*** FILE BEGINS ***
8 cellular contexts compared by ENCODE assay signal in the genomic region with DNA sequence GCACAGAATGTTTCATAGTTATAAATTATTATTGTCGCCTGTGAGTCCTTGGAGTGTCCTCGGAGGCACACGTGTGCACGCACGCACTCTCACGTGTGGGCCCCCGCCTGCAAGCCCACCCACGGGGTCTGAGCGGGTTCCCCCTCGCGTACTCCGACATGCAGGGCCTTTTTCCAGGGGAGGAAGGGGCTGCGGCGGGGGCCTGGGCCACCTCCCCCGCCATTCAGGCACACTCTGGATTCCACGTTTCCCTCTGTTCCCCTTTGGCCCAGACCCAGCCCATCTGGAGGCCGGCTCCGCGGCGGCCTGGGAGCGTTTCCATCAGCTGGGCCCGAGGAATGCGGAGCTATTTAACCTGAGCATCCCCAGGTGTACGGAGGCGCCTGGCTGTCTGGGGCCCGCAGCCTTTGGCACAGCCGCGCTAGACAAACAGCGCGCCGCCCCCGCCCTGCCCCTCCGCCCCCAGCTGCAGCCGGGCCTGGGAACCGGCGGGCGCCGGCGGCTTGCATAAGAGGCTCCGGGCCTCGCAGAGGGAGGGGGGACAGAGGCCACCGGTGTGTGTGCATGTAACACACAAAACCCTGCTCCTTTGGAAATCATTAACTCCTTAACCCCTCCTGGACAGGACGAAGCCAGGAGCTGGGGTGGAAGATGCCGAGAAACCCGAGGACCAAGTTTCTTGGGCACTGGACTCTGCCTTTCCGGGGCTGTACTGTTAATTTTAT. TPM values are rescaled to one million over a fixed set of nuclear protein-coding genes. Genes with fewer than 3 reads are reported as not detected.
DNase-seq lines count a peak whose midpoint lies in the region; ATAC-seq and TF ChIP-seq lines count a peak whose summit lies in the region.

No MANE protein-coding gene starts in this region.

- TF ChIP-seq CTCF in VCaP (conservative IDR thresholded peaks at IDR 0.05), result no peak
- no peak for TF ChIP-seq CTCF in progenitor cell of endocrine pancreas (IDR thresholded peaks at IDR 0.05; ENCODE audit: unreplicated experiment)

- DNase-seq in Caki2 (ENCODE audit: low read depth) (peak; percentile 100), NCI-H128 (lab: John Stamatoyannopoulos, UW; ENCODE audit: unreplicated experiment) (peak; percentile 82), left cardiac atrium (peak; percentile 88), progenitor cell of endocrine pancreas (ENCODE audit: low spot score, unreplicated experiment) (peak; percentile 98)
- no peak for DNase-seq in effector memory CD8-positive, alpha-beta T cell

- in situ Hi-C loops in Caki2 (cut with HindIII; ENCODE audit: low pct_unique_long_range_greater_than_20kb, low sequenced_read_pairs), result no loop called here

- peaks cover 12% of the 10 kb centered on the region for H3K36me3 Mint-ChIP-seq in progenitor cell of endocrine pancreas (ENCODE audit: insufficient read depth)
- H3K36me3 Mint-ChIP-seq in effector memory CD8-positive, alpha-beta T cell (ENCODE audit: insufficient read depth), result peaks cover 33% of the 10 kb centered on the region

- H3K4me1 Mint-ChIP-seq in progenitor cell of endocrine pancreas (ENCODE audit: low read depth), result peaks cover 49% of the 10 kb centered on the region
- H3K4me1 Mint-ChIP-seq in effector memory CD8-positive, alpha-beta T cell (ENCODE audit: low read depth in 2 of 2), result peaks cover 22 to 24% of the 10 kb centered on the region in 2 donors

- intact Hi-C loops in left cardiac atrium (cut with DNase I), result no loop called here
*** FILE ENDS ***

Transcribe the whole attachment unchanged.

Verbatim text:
8 cellular contexts compared by ENCODE assay signal in the genomic region with DNA sequence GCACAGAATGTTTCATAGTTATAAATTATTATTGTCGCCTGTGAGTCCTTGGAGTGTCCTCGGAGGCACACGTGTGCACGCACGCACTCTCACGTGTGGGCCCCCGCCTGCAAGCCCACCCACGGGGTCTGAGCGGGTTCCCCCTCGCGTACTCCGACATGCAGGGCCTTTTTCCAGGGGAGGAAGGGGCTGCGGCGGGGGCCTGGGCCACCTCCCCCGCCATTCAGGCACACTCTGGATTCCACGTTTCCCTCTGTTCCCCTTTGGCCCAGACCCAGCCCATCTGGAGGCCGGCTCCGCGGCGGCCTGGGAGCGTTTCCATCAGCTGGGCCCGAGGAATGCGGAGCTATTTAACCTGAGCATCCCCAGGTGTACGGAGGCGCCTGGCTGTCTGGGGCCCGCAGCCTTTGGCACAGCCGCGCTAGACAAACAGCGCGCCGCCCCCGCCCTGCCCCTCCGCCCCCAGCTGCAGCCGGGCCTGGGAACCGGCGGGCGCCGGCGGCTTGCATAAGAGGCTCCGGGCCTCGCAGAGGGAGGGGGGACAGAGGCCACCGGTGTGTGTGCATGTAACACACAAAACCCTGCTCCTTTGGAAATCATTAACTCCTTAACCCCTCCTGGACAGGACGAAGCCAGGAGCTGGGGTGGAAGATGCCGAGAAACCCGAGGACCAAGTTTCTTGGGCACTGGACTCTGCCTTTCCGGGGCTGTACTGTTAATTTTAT. TPM values are rescaled to one million over a fixed set of nuclear protein-coding genes. Genes with fewer than 3 reads are reported as not detected.
DNase-seq lines count a peak whose midpoint lies in the region; ATAC-seq and TF ChIP-seq lines count a peak whose summit lies in the region.

No MANE protein-coding gene starts in this region.

- TF ChIP-seq CTCF in VCaP (conservative IDR thresholded peaks at IDR 0.05), result no peak
- no peak for TF ChIP-seq CTCF in progenitor cell of endocrine pancreas (IDR thresholded peaks at IDR 0.05; ENCODE audit: unreplicated experiment)

- DNase-seq in Caki2 (ENCODE audit: low read depth) (peak; percentile 100), NCI-H128 (lab: John Stamatoyannopoulos, UW; ENCODE audit: unreplicated experiment) (peak; percentile 82), left cardiac atrium (peak; percentile 88), progenitor cell of endocrine pancreas (ENCODE audit: low spot score, unreplicated experiment) (peak; percentile 98)
- no peak for DNase-seq in effector memory CD8-positive, alpha-beta T cell

- in situ Hi-C loops in Caki2 (cut with HindIII; ENCODE audit: low pct_unique_long_range_greater_than_20kb, low sequenced_read_pairs), result no loop called here

- peaks cover 12% of the 10 kb centered on the region for H3K36me3 Mint-ChIP-seq in progenitor cell of endocrine pancreas (ENCODE audit: insufficient read depth)
- H3K36me3 Mint-ChIP-seq in effector memory CD8-positive, alpha-beta T cell (ENCODE audit: insufficient read depth), result peaks cover 33% of the 10 kb centered on the region

- H3K4me1 Mint-ChIP-seq in progenitor cell of endocrine pancreas (ENCODE audit: low read depth), result peaks cover 49% of the 10 kb centered on the region
- H3K4me1 Mint-ChIP-seq in effector memory CD8-positive, alpha-beta T cell (ENCODE audit: low read depth in 2 of 2), result peaks cover 22 to 24% of the 10 kb centered on the region in 2 donors

- intact Hi-C loops in left cardiac atrium (cut with DNase I), result no loop called here